But then you have my situation. Can a student who doesn’t know how sex works truly make a binding promise to not do it for an extended period of time? Now, granted, it was a promise to myself and God, not a legal document or an agreement to have my genitalia mutilated. But I was 14. There are girls who make that pledge at age 9, or younger, at ages when they’re not able to fully understand what they’re agreeing to. They may be told they’re agreeing to be “pure,” which certainly sounds positive. And don’t get me wrong, there’s nothing wrong with deciding to abstain from sex if that’s something that you think is a good idea for you. It’s certainly the safest option, but if you don’t understand it, is it fair to expect you to make that promise?

Then there’s the issue of the way many of these purity programs are run. If you’re put into a room with 100 girls, and told, “Here’s a piece of paper. Write down a promise to yourself to be pure” (which is basically what happened to me), you’d be very weird if you stood up and said, “No thanks.” So not only are you being encouraged to make this promise, you’re being pressured to do so by the crowd around you. To me, that seems less personal and less binding than a promise made to oneself based on an informed decision, and also made without outside influence. I’ve made multiple purity “pledges” in my life, and in the end, none of them was binding to me. When I became informed, and eventually met someone who was attractive and kind and with whom I was seriously considering having sex, I made a decision not to because I wasn’t ready. But when I eventually became emotionally capable of it, I decided to study my earlier pledges. Were they binding? The first one, the one I made at 14 without any information, was not. But the later ones? They were all made in a similar situation to the first:  on retreats where girls were taken into a room to write letters to themselves. That was nice, but there was considerable peer pressure involved. Sure, I could have written nonsense and signed Micky Mouse, but what if someone had noticed? I wasn’t a rebel back then. Even if I had objected to the pledge, I would have written it down, and signed it, just like everybody else. That peer pressure, to me, makes it no longer binding. You can argue that I’m rationalizing it, but it’s not a legal document, and the only person I promised besides myself is a divine being whom I no longer believe in, so at least in my case, the only person I’m disagreeing with is my younger self–and she and I would disagree on a lot of things, not just sex.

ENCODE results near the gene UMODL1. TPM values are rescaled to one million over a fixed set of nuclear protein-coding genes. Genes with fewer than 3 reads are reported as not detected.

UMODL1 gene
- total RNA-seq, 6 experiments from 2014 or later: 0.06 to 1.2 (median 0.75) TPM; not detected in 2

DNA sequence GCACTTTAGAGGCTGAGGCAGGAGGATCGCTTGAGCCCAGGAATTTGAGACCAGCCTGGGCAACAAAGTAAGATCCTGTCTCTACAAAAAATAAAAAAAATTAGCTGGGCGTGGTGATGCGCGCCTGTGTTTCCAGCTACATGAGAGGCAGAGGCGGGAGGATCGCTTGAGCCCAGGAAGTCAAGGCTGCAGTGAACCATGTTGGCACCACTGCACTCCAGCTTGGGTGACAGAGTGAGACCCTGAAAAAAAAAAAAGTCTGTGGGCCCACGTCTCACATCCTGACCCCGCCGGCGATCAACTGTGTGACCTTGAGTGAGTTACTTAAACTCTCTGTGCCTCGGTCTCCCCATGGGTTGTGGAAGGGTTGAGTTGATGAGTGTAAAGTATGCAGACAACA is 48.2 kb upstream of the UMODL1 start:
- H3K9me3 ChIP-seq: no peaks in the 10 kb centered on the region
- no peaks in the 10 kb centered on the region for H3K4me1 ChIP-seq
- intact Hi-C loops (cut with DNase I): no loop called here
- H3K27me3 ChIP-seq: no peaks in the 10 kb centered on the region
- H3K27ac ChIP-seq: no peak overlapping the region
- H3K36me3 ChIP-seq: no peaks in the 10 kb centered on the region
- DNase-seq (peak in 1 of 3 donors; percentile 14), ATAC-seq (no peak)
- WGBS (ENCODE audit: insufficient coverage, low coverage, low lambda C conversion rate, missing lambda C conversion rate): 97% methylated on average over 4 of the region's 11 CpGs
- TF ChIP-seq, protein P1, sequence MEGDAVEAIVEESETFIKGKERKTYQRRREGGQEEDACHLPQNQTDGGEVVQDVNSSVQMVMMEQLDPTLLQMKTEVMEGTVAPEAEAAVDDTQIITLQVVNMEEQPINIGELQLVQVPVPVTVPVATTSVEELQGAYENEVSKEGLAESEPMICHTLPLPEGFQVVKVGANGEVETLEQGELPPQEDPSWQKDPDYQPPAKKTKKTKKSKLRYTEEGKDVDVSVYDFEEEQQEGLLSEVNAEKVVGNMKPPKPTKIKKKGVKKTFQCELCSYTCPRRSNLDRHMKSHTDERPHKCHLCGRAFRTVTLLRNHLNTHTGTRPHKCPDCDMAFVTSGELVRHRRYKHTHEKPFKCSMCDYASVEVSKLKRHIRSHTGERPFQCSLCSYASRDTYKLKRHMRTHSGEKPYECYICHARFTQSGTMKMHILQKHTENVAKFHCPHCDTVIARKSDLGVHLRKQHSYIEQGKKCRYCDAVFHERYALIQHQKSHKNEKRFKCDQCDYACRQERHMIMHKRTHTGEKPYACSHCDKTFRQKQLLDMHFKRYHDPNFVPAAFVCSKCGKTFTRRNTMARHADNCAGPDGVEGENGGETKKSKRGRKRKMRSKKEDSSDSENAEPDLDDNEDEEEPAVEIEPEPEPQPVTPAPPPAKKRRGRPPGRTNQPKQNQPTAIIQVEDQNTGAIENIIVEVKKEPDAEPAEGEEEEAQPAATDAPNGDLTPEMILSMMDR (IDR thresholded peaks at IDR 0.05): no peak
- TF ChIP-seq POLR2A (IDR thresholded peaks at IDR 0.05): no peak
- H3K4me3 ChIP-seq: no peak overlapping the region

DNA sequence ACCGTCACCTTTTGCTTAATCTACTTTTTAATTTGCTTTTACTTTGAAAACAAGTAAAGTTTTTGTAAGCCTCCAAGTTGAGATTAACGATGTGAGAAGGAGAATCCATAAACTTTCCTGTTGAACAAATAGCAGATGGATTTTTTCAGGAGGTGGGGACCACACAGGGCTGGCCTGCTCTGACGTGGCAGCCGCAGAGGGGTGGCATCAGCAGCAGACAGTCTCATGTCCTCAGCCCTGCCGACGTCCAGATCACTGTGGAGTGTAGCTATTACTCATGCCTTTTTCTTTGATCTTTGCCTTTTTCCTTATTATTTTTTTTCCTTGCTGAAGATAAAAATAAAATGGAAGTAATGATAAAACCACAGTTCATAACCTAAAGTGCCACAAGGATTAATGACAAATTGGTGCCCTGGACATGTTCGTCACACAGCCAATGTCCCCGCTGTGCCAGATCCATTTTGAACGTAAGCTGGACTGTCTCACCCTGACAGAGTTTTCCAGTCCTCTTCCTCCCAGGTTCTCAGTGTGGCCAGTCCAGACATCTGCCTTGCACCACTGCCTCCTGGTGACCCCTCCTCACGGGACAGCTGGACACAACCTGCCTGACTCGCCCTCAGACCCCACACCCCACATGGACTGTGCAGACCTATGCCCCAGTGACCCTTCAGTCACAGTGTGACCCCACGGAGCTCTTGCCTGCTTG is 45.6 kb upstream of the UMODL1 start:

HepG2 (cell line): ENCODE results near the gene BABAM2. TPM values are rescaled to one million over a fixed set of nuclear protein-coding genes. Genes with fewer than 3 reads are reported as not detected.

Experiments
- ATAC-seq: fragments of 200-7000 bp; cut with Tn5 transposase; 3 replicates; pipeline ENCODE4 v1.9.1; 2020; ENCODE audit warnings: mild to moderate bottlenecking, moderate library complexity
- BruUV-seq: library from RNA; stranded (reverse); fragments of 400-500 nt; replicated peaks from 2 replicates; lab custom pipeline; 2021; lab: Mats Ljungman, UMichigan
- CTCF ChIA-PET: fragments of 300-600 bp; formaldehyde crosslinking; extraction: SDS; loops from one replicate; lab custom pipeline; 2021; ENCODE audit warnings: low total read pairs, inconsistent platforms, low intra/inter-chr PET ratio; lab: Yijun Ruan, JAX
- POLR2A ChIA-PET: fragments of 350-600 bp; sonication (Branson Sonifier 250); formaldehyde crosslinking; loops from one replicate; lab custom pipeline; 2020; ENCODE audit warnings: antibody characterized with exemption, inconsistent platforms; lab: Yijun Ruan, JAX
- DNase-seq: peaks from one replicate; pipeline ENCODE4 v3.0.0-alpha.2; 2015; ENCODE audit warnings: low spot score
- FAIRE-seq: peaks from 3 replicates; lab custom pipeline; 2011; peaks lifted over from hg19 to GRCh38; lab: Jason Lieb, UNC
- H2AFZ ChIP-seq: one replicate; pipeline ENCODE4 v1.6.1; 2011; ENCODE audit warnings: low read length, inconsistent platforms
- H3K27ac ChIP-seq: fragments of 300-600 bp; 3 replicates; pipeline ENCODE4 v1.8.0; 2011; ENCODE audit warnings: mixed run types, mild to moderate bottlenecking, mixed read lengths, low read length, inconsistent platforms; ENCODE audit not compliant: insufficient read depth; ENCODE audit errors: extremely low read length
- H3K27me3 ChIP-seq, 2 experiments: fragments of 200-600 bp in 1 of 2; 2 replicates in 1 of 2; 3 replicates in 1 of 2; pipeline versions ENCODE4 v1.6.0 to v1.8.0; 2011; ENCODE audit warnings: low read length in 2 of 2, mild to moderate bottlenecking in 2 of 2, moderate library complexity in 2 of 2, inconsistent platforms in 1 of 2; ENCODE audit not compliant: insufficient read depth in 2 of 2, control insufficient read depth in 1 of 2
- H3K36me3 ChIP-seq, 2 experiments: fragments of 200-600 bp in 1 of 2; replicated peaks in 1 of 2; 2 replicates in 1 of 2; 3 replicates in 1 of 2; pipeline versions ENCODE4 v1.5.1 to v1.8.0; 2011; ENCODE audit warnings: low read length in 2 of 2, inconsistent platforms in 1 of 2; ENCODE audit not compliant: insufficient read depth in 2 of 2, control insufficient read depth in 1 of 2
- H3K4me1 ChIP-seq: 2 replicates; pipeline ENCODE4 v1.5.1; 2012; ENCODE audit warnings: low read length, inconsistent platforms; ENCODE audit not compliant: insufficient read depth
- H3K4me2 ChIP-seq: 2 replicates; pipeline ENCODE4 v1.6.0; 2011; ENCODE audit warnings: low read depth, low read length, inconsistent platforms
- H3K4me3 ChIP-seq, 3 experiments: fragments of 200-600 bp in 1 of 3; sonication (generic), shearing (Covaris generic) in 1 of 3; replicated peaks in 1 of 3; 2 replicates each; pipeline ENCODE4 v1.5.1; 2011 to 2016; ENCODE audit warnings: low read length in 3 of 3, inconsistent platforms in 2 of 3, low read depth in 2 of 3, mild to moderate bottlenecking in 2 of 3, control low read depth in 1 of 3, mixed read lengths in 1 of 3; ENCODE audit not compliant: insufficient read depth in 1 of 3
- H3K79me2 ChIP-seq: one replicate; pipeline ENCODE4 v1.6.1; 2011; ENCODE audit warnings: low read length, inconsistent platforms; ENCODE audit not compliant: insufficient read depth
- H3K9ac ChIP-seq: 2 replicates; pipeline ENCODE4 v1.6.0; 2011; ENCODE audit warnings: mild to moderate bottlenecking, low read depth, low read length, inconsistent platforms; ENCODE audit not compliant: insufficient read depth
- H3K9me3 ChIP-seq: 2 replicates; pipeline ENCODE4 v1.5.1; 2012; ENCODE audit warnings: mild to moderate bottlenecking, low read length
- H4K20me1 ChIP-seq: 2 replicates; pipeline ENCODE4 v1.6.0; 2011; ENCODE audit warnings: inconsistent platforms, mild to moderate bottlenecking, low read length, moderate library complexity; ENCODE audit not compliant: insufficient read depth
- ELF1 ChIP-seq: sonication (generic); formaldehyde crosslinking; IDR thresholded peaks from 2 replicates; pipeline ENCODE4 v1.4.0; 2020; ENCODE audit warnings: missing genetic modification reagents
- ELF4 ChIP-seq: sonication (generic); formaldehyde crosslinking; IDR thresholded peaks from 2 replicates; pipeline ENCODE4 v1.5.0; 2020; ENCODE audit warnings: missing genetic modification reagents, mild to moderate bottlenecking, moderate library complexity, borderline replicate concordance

The whole peer pressure issue doesn’t just apply to sex in my opinion, and I may get some disagreement on this, but I’m not fond of marriage proposals made in crowded places, especially with any kind of camera or spotlight involved. Football games, Hockey games, Baseball, Basketball–I don’t care, I would be thoroughly pissed off if someone proposed to me at one. Just think about the pressure! All eyes in the packed stadium are on you, and if you say no,  what started as a sweet moment has ended with labeling yourself a cold bitch. The audience wants you to say yes! If you say no, you’ve disappointed them. I wouldn’t be surprised if a lot of people say yes, and then say no when they’re in a private place. I’d say that sucks for the person who proposed, but he or she should have considered the large public pressure before deciding to propose in that place. Granted, there are some cases where the couple has already agreed to get married, and the public proposal is just their way of publicly declaring their engagement–that’s fine by me. But to do it in such a public way without any warning is extremely inconsiderate, and frankly, manipulative. It’s a big decision to make, and when you consider how easily people are influenced by what they think the people around them expect, it makes peer pressure all the more problematic.